If this comes of as a rant, then yes it is! I understand that not everyone likes reading and that everyone has their own method to absorb information. That being said there are plenty of cases where videos are not always the best choice. Sometimes people just want to use your video as a reference or quickly look up a command. So just as a reminder I’d like to bring the following well known Linux commands to your attention:

  • script
    • Records all your visible terminal input & output to a file as well as timing information if desired
  • scriptreplay
    • Can replay the recorded input & output if the timing information is available

So you still keep the ‘I prefer watching someone do it experience’ BUT you also provide a way for people to just grep for information. Additionally you can also configure the replay speed to be crazy fast. If I remember correctly mubix linked to these scripts in the past. If you want a clear walk-through do READ the following site:

http://linux.byexamples.com/archives/279/record-the-terminal-session-and-replay-later/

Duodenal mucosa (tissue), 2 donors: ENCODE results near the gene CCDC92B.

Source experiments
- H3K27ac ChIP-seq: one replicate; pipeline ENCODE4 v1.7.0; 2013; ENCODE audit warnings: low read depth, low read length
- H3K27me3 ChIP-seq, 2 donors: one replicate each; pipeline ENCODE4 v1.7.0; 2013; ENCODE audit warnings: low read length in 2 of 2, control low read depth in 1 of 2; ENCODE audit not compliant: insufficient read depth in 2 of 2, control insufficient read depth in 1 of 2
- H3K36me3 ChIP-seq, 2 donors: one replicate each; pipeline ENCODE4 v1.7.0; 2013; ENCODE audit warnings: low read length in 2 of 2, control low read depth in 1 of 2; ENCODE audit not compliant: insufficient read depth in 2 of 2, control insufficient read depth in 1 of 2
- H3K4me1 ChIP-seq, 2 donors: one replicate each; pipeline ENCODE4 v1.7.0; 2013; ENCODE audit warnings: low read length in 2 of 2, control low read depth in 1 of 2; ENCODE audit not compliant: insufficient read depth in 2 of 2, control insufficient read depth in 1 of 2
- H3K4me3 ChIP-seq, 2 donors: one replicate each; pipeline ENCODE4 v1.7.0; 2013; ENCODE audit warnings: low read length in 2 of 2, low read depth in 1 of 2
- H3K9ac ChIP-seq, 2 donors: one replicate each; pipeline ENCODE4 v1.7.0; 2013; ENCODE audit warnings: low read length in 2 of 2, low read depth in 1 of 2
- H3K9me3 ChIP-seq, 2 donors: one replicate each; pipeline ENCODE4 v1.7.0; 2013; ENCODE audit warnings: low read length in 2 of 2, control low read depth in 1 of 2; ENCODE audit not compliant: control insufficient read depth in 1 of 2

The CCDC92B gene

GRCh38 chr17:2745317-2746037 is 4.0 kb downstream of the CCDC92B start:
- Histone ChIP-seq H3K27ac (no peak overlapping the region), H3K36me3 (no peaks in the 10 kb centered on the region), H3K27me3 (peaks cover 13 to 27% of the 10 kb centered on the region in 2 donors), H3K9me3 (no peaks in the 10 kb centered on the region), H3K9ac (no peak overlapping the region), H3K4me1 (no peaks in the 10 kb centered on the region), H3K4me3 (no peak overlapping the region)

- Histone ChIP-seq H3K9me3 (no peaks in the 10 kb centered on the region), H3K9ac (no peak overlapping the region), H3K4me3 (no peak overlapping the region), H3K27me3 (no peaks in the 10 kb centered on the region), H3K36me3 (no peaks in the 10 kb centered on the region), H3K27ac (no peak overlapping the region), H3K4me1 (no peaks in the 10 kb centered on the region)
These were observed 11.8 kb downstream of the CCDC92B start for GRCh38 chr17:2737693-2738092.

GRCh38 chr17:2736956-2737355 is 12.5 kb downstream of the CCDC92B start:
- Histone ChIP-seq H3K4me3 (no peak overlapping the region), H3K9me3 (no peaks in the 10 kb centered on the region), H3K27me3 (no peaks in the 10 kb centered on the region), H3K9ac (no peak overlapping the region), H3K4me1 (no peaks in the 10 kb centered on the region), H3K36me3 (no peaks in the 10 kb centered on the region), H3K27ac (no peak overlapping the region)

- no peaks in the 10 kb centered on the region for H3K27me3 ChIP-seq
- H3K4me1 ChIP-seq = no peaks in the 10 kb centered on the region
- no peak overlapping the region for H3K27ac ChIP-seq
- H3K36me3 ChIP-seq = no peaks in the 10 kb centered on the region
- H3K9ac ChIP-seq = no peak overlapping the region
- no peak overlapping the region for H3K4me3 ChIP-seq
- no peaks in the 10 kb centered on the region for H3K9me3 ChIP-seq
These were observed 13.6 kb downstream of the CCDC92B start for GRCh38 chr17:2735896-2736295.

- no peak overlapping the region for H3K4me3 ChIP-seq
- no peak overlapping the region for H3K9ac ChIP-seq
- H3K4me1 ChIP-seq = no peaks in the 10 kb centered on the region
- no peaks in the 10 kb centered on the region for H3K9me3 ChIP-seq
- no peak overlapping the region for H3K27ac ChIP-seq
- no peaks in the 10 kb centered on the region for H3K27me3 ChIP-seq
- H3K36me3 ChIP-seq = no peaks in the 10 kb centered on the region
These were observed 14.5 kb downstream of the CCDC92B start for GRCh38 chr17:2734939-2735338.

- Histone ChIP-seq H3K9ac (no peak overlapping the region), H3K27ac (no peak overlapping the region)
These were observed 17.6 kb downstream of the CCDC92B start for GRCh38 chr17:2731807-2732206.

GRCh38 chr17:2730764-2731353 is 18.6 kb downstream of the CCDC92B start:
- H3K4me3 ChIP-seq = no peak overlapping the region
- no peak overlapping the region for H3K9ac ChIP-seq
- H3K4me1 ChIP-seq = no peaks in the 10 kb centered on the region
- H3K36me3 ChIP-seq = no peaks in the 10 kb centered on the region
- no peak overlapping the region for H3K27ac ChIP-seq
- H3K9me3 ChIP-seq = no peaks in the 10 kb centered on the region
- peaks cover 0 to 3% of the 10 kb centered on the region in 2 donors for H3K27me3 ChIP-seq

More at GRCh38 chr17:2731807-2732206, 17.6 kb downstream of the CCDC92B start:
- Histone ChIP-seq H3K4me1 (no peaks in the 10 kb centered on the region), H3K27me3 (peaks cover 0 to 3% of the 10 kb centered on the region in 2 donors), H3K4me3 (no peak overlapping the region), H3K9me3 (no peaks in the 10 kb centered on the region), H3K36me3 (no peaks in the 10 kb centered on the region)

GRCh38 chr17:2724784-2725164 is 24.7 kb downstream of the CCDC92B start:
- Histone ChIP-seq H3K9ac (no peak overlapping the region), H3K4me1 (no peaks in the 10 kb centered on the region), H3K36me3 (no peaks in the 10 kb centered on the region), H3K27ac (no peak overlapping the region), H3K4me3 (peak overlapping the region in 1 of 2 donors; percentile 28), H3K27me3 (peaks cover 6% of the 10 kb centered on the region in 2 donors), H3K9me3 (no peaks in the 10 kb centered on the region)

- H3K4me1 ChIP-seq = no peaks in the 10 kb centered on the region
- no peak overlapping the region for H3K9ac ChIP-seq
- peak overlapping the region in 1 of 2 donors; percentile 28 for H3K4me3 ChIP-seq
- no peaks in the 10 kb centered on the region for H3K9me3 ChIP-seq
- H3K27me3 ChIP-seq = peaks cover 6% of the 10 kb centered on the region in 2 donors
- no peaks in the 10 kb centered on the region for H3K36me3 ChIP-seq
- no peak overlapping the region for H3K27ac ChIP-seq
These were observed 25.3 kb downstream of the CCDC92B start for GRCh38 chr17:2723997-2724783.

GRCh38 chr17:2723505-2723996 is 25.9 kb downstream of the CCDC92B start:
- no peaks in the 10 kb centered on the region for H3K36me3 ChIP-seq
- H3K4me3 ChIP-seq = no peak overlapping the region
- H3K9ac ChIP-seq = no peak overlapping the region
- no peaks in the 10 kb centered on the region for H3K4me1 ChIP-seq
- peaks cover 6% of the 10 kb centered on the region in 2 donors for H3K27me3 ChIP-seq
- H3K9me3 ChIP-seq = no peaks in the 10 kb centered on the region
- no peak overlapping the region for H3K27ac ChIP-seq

Solving RogueCoder’s SQLi challenge

Posted in general with tags , , , on February 9, 2014 by diablohorn

So I’m hanging around on #vulnhub (freenode) when RogueCoder silently drops a SQLi challenge, which you can find here:

http://ethax.secnet.org/challenges/sqli-01.php?id=1

At first I ignored it since well I’m usually not that big a fan of challenges. Mostly because they are not realistic or because they require you to solve them how the author intends them to be solved. After a while though I decided to give it a try (due to Slurpgeit nagging me to do it together) and well this was one of the more fun SQLi challenges that I’ve done. It was realistic and RogueCoder didn’t impose any “correct solution”. If you hadn’t noticed yet this post will give away the solution, only read on if you have already solved it or if you want to spoil the challenge for yourself.

Now instead of firing up our favorite tool, let’s first understand how the challenge works. When you perform the first request with ID set to 1 you’ll get the following response:

Oracle hates @miss_sudo
Username: shp0ngl3
Email: some@email.com

Now that seems like a normal response, let’s try non existing IDs like -1, 0 or 99999 in all cases I’m just assuming they don’t exist, but you have to start somewhere right? There are two very distinct responses: